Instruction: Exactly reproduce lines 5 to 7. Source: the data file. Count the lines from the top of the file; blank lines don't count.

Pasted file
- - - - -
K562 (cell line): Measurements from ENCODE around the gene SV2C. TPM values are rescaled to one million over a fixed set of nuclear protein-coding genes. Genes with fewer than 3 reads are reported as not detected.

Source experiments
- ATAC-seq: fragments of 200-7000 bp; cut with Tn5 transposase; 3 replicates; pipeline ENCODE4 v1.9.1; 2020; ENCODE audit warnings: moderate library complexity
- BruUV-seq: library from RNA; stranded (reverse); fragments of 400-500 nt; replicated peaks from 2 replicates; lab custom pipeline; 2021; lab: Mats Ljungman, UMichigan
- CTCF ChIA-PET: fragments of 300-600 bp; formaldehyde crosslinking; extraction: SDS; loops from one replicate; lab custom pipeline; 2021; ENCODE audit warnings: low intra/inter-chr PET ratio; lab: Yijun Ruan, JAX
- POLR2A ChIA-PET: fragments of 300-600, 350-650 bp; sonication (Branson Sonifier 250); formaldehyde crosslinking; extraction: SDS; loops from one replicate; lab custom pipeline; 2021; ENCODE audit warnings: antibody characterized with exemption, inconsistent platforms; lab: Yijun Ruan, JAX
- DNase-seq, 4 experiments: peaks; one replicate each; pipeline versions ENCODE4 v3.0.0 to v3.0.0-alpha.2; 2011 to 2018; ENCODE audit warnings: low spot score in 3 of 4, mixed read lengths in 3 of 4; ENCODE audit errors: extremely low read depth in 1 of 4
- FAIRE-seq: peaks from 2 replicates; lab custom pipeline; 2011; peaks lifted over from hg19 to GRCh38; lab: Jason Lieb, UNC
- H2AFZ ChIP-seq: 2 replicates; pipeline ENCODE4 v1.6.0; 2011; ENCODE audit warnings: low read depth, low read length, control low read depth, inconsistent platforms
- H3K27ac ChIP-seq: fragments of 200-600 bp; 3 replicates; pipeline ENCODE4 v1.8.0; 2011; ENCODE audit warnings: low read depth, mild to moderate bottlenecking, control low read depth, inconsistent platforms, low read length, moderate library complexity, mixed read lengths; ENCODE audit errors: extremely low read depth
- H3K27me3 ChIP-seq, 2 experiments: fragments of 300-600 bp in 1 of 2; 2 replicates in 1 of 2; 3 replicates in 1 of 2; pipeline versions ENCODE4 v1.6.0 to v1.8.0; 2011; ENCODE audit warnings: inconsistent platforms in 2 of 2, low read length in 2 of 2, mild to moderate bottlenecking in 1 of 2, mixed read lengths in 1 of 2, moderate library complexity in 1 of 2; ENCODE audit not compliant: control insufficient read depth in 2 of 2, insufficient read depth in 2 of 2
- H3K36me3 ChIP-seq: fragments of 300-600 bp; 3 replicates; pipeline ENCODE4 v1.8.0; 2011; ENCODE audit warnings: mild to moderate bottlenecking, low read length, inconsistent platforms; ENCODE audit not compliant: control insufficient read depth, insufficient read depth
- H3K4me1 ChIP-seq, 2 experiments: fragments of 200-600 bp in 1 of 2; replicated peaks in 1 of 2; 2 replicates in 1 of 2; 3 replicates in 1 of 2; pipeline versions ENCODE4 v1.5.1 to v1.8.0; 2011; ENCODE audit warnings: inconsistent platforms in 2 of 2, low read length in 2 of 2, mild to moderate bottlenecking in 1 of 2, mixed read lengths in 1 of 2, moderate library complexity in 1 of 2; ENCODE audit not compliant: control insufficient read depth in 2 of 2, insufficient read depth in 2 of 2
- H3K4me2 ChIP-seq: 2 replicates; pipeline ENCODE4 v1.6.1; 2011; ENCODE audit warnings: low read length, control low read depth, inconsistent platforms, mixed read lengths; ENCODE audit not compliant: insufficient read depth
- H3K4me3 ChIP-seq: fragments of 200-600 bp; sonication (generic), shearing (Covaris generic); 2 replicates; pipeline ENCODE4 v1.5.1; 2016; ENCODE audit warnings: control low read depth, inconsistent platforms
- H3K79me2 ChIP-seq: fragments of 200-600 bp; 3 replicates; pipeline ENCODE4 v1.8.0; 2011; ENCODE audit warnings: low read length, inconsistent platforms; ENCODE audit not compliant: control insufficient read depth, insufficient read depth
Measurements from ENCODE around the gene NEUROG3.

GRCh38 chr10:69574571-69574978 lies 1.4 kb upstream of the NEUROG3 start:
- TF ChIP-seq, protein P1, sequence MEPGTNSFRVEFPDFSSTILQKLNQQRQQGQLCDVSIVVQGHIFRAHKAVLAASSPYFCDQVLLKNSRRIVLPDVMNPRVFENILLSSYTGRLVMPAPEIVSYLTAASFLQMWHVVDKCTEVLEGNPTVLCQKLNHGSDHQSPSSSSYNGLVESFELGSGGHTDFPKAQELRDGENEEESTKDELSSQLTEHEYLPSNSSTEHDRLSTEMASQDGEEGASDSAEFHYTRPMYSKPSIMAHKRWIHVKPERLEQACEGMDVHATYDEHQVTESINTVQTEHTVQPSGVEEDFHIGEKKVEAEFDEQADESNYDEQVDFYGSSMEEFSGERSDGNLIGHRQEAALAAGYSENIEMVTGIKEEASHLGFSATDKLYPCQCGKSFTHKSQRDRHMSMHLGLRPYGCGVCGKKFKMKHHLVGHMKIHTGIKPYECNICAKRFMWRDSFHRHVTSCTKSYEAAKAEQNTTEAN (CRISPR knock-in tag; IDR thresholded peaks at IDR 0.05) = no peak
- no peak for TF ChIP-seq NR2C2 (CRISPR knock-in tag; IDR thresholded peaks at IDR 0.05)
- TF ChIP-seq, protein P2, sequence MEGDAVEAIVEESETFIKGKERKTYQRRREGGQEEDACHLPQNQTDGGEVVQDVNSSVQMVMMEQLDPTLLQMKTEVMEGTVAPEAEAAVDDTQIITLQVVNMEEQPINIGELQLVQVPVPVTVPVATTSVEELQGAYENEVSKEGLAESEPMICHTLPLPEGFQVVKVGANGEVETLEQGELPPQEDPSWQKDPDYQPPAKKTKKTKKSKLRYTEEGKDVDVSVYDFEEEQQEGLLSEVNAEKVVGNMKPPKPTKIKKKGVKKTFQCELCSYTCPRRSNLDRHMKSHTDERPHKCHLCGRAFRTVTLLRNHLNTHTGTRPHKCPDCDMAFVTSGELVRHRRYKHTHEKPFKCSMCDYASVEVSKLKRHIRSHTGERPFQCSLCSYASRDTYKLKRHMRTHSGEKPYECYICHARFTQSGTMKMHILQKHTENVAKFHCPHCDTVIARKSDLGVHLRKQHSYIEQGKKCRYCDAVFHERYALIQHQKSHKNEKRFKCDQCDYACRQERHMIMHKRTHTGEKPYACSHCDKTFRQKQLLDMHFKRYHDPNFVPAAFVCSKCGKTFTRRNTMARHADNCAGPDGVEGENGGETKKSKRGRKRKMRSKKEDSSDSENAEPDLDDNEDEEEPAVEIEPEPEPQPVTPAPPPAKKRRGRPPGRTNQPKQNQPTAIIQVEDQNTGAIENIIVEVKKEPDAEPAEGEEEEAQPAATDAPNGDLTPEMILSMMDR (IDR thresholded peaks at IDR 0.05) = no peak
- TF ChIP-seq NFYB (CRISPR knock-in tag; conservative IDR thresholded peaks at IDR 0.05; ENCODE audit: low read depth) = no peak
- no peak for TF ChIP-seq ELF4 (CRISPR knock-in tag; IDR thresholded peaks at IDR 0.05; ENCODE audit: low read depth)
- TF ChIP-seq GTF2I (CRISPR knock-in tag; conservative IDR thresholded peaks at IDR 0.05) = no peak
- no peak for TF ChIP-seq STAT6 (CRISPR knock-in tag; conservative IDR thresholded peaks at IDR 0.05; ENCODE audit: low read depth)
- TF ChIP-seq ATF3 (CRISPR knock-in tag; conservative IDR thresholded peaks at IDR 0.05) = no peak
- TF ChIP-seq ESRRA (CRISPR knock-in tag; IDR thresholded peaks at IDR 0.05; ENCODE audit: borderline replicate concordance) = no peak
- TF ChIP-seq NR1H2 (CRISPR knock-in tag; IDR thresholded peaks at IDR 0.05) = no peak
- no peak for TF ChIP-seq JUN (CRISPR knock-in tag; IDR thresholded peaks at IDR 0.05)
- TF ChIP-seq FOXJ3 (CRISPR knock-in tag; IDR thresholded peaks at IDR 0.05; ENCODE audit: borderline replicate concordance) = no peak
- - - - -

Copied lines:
- CTCF ChIA-PET: fragments of 300-600 bp; formaldehyde crosslinking; extraction: SDS; loops from one replicate; lab custom pipeline; 2021; ENCODE audit warnings: low intra/inter-chr PET ratio; lab: Yijun Ruan, JAX
- POLR2A ChIA-PET: fragments of 300-600, 350-650 bp; sonication (Branson Sonifier 250); formaldehyde crosslinking; extraction: SDS; loops from one replicate; lab custom pipeline; 2021; ENCODE audit warnings: antibody characterized with exemption, inconsistent platforms; lab: Yijun Ruan, JAX
- DNase-seq, 4 experiments: peaks; one replicate each; pipeline versions ENCODE4 v3.0.0 to v3.0.0-alpha.2; 2011 to 2018; ENCODE audit warnings: low spot score in 3 of 4, mixed read lengths in 3 of 4; ENCODE audit errors: extremely low read depth in 1 of 4